Islam to Atheism?

Bismillah walhamdolilah wassalatu wassalam ‘alaa rasoolullah.

Too many incidents. Not enough solutions. Three young boys leave Islam to become complete atheists.

Why..? How..? I don’t get it.

In a time where young Muslims are leaving Islam, what can I expect for the future? Will Islam exist in the West a few hundred years from now? Who will lead and make sure the word of Allah is raised high? Thoughts begin to run through my head. Lost. Scared. What to do?

This wasn’t the first time I heard of young Muslims leaving Islam, but it was a thought I had swept under the rug for sometime. Come to think about it, I swept it under the rug a lot. A seriously calamity on the rise. What to do?

Now that the thought has re-emerged, I thank Allah. Hoping I can do something about it…

What are your thoughts on this situation?




  1. Haemophilus

    If the adult Muslims of today keep imposing their views and beliefs (that they practiced back home) on their children who are raised here, there will be a clash. These kids often think that since their parents are of “backwards” mentality, their religious beliefs must also be “backwards”.

    The only way we can reach out to children is by educating the adults on the matters of deen. Unfortunately, many adults of the previous generation are too stubborn to admit that they aren’t experts in Islam and therefore never seek Islamic knowledge.

      • Haemophilus

        There are many things. For example, in our South Asian culture, prayers are not emphasized at all. Instead, what parents do emphasize is the Friday prayer and the Eid prayer. That’s about it. It’s as if the rest of them are of no importance.

        Another one would be the Qur’an. Almost all of the elders that I know of send their kids to a qari to merely recite the Qur’an (which is great) but make no effort in teaching them the meaning and the real beauty of the words as well as the lessons that come from it.

        I’m not saying that they should stop going to Fridays or anything. What I am saying is that they have to take more active part so that the children can mirror their behavior.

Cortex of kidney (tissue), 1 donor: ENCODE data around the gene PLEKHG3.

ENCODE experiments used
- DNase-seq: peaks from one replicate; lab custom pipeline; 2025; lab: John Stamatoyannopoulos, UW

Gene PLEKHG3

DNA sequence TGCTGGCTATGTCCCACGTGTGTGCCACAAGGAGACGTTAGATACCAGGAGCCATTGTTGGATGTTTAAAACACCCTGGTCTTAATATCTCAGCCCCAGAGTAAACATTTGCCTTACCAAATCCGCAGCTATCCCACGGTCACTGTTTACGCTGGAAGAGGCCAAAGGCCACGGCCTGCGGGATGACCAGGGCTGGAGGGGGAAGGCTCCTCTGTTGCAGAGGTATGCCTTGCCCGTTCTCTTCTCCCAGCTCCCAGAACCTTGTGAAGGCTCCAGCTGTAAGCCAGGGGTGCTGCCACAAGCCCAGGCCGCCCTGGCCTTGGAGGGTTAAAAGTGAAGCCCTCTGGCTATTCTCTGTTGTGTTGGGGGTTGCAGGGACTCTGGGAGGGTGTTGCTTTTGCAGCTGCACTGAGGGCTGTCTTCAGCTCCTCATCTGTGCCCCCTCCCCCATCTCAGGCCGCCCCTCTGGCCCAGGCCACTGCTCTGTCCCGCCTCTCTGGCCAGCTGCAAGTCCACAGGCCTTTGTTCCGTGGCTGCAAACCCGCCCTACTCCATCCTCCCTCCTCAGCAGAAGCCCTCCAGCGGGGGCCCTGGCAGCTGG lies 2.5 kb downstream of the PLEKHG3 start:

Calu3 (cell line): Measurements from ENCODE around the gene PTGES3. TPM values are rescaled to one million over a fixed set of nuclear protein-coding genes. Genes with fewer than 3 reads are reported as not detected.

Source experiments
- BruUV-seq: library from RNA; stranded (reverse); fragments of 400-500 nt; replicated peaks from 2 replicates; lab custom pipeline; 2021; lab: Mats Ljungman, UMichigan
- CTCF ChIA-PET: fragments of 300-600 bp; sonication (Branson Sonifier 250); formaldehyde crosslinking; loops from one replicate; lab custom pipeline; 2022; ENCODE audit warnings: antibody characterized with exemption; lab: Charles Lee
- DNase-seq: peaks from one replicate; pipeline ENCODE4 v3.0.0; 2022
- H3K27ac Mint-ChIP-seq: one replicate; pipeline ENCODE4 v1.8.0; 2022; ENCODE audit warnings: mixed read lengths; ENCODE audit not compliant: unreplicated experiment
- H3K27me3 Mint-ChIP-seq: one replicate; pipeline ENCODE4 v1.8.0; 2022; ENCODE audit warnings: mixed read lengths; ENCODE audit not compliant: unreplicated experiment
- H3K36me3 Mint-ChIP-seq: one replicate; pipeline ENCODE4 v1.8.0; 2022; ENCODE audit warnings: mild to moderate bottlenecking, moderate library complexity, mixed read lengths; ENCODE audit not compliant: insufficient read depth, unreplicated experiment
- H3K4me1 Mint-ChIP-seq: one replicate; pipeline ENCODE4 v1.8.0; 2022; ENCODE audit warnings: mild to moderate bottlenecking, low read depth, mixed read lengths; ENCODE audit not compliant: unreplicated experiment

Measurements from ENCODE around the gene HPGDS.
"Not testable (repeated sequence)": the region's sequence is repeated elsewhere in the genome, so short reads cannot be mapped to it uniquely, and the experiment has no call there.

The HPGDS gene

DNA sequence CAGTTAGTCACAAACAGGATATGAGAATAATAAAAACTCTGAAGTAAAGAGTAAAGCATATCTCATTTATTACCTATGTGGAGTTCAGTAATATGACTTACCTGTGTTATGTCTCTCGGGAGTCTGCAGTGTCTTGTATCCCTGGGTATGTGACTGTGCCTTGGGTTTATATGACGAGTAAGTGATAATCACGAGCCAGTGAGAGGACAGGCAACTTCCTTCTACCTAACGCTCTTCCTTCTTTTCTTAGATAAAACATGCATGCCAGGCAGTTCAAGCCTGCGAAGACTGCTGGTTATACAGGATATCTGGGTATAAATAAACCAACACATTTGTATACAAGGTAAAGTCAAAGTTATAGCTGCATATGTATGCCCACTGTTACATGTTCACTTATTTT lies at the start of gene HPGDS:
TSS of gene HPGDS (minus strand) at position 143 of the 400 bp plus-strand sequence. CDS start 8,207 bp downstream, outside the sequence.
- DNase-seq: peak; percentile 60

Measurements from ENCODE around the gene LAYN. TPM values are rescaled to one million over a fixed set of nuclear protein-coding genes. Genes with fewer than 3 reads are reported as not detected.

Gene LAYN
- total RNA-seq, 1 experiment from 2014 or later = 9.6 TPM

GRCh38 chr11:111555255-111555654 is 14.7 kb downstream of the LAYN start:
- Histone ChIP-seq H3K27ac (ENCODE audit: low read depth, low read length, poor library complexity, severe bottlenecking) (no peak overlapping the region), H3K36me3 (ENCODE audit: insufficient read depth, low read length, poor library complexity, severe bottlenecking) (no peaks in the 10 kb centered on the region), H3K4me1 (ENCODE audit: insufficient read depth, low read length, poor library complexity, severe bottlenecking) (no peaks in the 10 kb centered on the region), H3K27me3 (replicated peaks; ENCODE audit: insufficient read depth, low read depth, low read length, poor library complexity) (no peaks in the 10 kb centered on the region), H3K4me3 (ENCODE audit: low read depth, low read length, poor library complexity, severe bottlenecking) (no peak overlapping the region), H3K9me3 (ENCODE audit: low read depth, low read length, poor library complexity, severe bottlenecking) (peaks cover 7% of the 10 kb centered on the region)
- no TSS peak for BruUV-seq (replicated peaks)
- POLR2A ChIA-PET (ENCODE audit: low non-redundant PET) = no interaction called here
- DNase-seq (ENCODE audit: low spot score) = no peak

2. Asim

    Just as Haemophilus said, Islam is being fed to children nowadays in an unstructured manner. These young kids go to prison (school) for 5 days a week, and are basically dropped into another day of prison on their weekends at Islamic class. If you ask any of those kids whether or not they wanted to be there, there would be a large response of no’s unfortunately. There needs to be a motivation. If these young kids see Islam as a way of life, involving enjoyment as well as structure, rather then a traditional mentality dropped down a family chain, there would be more hope in their futures. Bu at the end of the day, Allah SWT guides whom he wills, and lets go astray whom he wills. May Allah grant us all understanding inshaAllah!

      • Yasir

        Perhaps MSA’s need to re-think their da’wah and overall MSA strategy. It seems debating with athiests is a big thing these days. If that is what the ‘Dawah Table’ and ‘Islam Awareness Week’ have become then there needs to be strategic change. Debating athiests is a black hole that will suck a person in.

        Why not find someone who wants to be helped, and leave the debating for the academics.

        As for motivating kids… Parents need to parent with the right knowledge and the right action. Today’s average ‘cultural’ parent takes action without the right knowledge. How many parents have ever picked up a book on parenting.

        Allah knows best.

  3. Abû Mûsâ Al-Ḥabashî

    Try to avoid generalizing. The fact that three Muslims left Islam does not mean that it’s an epidemic or soon-to-be epidemic, although some may want you to believe that.

    There was a time around when Dawkins’ book was published when atheism was becoming very popular and I personally considered it. Al-ḥamd lillâh it was never very seriously but I can definitely say that at that time, if I wasn’t Muslim, I’d be an atheist, so I think I can, to a certain extent, understand the “appeal”. There are different reasons why people choose atheism: for some it’s personal tragedy that they cannot reconcile with God’s existence; for some it’s the entering of a social/intellectual milieu in University where atheism/secularism is assumed/believed to be the position of the educated; for some it’s simply a way of rebelling against their former religion, i.e. they commit the non-sequitur that if their previous religion was false, then ALL religions are false; and other reasons.

    Because people have different reasons for their disbelief, it’s hard to give a “roadmap” of how to deal with them as a category, but generally, if I was speaking with an atheist, as strange as it might sound, I would start off by convincing them that agnosticism is a more logical position than atheism. I find that many atheists play with semantics and use arguments for agnosticism to justify what they call atheism. If you can succeed in convincing them that agnosticism makes more sense than atheism and they identify as agnostic (even if they don’t use that word necessarily), then it will be much easier in shâ Allâh to have a conversation about God’s existence because they’re now (genuinely) open to the possibility.

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